(Last checked 04/25/13)

Internet Sex Crimes Against Minors: The Response of Law Enforcement
http://www.unh.edu/ccrc/pdf/CV70.pdf
Investigating and prosecuting Internet sex crimes against children is challenging, but these cases "are not posing insurmountable difficulties for law enforcement," according to a recent report by the National Center for Missing & Exploited Children, Crimes Against Children Research Center, and the Office of Juvenile Justice and Delinquency Prevention of the Department of Justice. 2003.
(Last checked 04/25/13)

Kidnapping of Juveniles: Patterns from NIBRS
http://www.ncjrs.gov/html/ojjdp/2000_6_2/contents.html
This report from the Office of Juvenile Justice and Delinquency Protection (OJJDP) "describes the offense of kidnaping of juveniles." Among other significant findings, the analysis reveals that the majority are perpetrated by family members or acquaintances, and the fewest by strangers. The section Implications has a discussion about the distinction between the source data from the National Incident-Based Reporting System and that of earlier studies. Includes a bibliography.
(Last checked 04/25/13)

Michigan's Missing Child Information Clearinghouse (MMCIC)
http://www.michigan.gov/msp/1,1607,7-123-1589_1878_1883---,00.html#MSP_Missing_Children
(Last checked 04/25/13)

Missing and Abducted Children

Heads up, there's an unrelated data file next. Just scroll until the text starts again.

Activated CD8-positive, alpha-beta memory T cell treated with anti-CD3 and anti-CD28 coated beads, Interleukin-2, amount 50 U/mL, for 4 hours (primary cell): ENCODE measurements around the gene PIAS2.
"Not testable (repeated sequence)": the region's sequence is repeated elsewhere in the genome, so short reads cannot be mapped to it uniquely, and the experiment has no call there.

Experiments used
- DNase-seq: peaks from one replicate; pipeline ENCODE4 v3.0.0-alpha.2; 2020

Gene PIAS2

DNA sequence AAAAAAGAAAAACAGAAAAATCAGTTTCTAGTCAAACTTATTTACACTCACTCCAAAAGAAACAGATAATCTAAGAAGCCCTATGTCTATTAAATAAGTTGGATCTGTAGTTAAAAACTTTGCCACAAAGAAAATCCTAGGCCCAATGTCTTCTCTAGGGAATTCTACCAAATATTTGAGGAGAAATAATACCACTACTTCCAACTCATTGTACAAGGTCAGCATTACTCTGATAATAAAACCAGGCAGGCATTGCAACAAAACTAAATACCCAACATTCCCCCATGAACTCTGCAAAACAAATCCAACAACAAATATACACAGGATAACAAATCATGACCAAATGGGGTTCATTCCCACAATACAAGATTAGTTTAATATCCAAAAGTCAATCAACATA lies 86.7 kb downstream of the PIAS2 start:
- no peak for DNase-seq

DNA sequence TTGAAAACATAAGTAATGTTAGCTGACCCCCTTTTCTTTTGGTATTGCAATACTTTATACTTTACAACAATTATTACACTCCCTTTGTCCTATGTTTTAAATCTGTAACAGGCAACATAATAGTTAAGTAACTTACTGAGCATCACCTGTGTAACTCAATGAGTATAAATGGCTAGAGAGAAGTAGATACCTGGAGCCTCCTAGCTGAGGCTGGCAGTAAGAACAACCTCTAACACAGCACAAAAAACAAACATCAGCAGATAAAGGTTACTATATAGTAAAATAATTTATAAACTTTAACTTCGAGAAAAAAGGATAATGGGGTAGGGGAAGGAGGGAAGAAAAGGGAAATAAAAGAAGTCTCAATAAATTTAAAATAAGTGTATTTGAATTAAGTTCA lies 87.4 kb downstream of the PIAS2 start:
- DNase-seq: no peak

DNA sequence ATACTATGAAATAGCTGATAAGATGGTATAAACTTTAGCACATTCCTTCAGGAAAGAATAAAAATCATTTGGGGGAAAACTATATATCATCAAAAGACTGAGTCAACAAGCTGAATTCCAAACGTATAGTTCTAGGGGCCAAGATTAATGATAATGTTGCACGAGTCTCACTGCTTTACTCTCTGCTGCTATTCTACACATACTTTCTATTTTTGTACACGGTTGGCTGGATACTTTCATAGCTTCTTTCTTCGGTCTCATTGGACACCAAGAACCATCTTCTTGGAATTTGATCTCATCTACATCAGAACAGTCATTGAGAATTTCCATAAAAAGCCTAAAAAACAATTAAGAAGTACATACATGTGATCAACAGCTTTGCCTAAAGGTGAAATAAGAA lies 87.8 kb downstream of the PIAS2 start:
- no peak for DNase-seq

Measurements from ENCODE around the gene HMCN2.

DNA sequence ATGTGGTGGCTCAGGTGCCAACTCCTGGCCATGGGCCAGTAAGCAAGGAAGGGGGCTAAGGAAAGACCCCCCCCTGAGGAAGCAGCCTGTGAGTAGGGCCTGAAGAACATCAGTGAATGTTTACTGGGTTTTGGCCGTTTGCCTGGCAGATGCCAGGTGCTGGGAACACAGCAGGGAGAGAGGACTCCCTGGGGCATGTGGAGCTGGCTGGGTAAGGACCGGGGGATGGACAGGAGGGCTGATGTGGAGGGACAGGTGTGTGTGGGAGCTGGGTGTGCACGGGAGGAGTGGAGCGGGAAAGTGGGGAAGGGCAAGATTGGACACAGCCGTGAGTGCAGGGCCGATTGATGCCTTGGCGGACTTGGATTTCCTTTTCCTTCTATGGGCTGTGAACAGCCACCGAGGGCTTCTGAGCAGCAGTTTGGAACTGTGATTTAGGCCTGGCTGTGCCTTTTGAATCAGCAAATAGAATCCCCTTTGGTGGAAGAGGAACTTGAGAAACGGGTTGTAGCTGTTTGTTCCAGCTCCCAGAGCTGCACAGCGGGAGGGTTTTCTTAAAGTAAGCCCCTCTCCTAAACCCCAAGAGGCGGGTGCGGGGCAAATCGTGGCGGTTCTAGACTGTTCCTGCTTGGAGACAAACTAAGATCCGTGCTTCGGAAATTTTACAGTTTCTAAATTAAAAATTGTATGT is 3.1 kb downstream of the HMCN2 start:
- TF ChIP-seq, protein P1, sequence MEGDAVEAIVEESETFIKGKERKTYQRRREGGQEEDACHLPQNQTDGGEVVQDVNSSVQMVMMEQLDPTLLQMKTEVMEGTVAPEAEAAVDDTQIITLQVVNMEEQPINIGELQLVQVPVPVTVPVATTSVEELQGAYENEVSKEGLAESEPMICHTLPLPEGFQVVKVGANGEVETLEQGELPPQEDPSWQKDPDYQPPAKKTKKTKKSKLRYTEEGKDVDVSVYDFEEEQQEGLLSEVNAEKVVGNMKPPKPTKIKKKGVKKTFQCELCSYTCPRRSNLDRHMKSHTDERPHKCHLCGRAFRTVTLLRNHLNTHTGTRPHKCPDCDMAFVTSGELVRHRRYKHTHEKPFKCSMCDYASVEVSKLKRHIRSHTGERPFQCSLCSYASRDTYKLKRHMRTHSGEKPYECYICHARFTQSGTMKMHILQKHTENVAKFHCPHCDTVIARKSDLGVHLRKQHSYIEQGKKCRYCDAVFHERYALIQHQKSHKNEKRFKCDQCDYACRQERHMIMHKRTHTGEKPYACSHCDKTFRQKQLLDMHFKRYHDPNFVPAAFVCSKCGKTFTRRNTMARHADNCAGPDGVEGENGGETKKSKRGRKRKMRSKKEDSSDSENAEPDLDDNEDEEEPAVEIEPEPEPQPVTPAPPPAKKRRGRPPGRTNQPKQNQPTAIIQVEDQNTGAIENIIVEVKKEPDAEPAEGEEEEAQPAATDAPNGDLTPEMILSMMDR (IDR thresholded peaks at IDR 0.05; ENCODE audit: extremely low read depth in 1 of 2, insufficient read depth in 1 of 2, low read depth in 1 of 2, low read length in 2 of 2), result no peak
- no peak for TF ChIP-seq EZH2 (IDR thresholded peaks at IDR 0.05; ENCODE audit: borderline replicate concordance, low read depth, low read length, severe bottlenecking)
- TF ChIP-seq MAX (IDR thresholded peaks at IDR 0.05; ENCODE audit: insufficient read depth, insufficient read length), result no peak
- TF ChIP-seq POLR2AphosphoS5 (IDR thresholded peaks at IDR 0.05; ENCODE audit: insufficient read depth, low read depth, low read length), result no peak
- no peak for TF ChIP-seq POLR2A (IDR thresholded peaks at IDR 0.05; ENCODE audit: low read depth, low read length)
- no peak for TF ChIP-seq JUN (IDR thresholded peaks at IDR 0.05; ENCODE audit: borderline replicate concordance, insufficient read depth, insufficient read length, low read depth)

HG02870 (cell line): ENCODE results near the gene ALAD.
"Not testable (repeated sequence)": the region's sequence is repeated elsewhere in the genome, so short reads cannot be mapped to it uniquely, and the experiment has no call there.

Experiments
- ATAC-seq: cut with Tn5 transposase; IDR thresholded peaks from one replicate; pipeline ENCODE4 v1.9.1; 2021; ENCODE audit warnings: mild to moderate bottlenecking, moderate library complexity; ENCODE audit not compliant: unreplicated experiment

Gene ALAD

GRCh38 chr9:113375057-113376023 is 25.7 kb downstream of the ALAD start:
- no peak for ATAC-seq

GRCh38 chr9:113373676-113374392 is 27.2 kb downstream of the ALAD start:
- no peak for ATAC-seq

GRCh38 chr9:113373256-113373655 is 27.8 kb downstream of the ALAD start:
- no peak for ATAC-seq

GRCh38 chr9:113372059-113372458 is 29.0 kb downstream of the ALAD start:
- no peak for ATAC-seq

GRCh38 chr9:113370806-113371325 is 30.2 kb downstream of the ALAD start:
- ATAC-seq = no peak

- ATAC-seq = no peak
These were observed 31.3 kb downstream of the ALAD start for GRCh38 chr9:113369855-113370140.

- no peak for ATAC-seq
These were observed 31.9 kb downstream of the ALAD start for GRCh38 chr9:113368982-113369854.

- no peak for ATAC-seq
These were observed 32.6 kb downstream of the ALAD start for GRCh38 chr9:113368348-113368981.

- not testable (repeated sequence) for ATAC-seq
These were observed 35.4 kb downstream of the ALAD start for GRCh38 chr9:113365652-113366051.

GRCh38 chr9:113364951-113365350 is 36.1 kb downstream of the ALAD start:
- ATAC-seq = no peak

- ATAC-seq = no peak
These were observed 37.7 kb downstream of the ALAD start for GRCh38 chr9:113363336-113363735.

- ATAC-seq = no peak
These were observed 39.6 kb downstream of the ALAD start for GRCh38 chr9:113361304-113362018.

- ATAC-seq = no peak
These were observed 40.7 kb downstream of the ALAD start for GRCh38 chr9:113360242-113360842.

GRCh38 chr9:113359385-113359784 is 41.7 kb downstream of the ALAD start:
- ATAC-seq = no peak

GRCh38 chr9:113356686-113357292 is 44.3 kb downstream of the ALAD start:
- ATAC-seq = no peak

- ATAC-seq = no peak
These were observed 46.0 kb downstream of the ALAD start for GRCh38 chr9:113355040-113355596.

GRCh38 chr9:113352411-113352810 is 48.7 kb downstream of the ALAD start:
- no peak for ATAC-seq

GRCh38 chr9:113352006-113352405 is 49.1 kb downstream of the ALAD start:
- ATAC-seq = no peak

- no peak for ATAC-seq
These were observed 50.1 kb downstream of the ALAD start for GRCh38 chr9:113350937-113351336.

http://www.missingkids.com/en_US/publications/NC74.pdf
A Law-Enforcement Guide to Case Investigation and Program Management, Second Edition, 5/2000, NCJ 201399. 217pp.
(Last checked 04/25/13)

Missing Children
http://www.findthekids.com/
This website serves as an information clearinghouse for a parent advocacy group that provides photographs of and information about missing and abducted children. This web site is created as a resource for parents of missing children as well as lawyers, other non-profits and non-governmental agencies, and the agencies that must deal with child abduction. There are links to almost one hundred non-profit child-find organizations and Non Governmental Organizations (NGO's) throughout the world. There is also information about the Amber Alert system. A link to the European site is also available.
(Last checked 04/25/13)

National Center for Missing and Exploited Children
http://www.missingkids.com/
This web site funded by WalMart provides law enforcement authorities a powerful new tool. More user-friendly than ever, it's also a great resource for ordinary citizens. Source: USA Today, Hot Site, November 21-23, 1997.